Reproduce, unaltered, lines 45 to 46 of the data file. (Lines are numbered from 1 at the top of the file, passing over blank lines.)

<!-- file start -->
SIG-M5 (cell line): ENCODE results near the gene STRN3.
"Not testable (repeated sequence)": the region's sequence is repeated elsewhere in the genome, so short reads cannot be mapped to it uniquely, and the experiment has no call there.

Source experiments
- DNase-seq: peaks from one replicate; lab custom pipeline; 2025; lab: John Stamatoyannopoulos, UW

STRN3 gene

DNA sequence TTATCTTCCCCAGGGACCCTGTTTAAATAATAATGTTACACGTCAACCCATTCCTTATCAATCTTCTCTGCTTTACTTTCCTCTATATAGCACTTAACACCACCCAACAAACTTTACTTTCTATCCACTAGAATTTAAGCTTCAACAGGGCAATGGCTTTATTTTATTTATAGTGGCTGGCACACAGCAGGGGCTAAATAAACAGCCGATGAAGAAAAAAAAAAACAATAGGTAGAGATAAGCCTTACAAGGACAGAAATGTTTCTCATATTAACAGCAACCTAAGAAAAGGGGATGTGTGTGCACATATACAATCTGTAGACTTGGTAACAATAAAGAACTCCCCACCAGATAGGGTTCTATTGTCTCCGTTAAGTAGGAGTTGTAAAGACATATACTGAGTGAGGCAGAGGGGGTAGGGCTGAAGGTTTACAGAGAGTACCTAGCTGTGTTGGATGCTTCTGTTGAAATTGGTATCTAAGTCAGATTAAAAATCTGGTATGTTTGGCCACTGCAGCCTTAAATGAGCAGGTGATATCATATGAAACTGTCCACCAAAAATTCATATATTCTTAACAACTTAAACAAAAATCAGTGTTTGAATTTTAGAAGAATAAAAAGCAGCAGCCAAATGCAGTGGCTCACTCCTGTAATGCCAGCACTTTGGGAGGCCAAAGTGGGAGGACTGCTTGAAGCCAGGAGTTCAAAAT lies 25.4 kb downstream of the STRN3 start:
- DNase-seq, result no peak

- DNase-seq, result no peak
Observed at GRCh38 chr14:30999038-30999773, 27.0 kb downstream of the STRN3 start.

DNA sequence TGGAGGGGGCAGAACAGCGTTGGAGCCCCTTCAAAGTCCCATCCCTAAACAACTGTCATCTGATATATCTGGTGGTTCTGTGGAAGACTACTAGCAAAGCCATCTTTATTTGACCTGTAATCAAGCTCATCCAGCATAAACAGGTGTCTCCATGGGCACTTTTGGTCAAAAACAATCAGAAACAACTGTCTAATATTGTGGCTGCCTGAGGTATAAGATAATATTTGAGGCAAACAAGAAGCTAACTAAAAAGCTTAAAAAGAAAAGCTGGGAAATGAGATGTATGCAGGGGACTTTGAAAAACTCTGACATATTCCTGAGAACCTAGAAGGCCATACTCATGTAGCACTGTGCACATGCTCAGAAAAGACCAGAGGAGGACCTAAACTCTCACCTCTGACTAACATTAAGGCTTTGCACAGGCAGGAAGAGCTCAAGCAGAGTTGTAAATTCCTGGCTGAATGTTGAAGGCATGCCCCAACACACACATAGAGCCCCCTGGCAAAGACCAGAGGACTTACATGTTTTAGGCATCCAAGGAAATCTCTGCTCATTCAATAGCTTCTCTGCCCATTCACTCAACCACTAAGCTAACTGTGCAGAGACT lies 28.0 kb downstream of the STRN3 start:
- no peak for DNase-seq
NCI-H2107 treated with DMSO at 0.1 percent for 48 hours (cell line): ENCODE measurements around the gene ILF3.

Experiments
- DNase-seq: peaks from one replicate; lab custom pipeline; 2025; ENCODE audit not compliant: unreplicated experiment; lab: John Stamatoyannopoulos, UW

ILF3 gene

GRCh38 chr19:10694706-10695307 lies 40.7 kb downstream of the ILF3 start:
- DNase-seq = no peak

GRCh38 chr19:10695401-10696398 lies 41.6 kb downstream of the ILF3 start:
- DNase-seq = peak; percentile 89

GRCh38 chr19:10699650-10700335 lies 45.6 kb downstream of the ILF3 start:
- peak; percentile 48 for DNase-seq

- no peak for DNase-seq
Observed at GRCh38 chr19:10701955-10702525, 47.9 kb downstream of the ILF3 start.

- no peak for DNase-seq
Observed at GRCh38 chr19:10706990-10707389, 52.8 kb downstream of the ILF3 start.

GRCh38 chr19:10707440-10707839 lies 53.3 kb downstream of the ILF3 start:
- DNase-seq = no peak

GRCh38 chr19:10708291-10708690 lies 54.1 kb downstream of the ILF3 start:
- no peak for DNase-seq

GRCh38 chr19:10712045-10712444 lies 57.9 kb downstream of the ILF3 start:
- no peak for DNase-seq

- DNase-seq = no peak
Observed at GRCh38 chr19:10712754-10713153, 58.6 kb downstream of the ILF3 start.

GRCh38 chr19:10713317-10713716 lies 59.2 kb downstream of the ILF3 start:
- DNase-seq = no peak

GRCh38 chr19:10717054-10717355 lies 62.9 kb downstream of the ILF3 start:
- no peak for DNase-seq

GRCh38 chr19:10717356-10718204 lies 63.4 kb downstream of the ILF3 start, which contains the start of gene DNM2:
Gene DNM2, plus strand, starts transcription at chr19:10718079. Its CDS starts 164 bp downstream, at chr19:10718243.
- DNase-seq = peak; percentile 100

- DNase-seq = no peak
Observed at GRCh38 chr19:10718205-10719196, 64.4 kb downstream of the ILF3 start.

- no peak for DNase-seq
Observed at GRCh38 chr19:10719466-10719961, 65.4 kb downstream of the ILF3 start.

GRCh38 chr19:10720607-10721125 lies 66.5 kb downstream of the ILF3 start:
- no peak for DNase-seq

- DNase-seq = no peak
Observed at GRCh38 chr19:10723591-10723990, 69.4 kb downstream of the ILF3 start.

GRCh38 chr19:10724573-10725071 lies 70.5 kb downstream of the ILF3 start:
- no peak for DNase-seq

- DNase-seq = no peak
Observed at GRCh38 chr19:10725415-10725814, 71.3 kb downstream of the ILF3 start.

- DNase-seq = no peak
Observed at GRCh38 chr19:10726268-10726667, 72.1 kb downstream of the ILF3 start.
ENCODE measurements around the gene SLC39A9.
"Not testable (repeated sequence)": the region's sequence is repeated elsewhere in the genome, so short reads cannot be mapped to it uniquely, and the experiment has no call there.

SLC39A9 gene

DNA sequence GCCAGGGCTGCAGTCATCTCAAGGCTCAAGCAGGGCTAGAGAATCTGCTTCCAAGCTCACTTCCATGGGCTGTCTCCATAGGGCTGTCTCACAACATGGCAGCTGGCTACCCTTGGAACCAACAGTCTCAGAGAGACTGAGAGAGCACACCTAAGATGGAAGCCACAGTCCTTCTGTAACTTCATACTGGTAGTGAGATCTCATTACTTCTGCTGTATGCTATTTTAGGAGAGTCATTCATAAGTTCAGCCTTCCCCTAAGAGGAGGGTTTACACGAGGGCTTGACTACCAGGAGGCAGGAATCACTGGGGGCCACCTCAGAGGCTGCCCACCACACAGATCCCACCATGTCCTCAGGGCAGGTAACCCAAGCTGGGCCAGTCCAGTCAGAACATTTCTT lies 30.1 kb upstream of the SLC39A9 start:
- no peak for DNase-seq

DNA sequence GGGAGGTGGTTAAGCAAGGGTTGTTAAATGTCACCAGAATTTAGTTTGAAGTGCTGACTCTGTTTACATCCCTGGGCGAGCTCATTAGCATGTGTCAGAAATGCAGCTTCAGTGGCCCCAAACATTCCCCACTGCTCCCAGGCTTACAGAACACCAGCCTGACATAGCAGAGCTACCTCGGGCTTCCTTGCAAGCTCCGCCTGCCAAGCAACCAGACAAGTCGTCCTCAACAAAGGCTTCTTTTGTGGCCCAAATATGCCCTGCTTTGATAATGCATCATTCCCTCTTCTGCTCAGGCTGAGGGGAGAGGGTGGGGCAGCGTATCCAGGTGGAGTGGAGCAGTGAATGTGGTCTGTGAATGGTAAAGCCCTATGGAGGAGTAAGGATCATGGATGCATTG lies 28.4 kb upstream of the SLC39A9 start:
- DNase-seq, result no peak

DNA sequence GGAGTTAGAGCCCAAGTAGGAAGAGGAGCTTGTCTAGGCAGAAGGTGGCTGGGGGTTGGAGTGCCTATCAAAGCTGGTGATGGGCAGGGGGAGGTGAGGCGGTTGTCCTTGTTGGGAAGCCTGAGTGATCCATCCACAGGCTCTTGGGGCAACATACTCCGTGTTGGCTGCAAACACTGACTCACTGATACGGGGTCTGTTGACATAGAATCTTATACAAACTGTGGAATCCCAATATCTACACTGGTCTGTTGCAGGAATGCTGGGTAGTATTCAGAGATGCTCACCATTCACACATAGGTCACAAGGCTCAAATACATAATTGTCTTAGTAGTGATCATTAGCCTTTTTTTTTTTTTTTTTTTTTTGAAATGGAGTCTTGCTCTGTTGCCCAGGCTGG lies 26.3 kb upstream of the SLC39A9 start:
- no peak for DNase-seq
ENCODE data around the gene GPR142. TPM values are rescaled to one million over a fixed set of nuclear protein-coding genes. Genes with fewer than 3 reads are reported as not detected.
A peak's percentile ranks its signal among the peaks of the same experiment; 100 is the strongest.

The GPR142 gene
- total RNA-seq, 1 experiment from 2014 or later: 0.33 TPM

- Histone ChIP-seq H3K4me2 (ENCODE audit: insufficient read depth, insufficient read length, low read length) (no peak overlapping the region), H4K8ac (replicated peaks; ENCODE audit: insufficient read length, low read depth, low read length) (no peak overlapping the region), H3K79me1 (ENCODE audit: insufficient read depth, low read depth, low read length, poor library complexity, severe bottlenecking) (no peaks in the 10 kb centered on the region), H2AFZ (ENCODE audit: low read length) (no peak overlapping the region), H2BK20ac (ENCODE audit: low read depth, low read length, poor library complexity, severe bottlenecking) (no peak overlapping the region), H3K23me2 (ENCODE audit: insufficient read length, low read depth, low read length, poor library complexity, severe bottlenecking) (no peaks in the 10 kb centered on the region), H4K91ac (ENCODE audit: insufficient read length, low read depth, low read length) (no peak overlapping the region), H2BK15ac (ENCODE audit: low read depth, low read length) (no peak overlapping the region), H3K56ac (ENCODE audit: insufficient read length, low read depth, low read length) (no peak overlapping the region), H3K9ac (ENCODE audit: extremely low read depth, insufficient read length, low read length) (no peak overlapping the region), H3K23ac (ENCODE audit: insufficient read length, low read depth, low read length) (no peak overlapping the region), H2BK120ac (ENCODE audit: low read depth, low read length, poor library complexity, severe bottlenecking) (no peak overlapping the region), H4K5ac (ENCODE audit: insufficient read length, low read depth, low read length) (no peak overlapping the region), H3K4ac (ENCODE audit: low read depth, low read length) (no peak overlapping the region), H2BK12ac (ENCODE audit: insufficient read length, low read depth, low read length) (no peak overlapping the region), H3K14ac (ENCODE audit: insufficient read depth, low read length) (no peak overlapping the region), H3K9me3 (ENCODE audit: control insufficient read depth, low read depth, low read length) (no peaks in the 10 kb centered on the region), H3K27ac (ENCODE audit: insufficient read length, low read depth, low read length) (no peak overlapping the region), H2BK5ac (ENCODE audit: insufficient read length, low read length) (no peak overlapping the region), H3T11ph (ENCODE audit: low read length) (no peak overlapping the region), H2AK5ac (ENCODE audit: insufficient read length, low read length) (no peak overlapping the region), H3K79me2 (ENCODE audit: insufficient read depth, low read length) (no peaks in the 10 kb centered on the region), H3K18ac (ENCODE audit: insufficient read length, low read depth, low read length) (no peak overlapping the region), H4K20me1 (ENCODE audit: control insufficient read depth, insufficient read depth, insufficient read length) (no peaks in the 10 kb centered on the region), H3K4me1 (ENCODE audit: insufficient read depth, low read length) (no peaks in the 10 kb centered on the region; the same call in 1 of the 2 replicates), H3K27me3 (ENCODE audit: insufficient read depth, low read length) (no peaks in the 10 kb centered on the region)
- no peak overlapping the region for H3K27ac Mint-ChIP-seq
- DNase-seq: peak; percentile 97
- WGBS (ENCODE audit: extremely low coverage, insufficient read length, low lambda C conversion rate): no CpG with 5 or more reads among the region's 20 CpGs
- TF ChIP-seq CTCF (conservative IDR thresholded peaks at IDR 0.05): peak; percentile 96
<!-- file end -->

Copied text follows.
GRCh38 chr19:10720607-10721125 lies 66.5 kb downstream of the ILF3 start:
- no peak for DNase-seq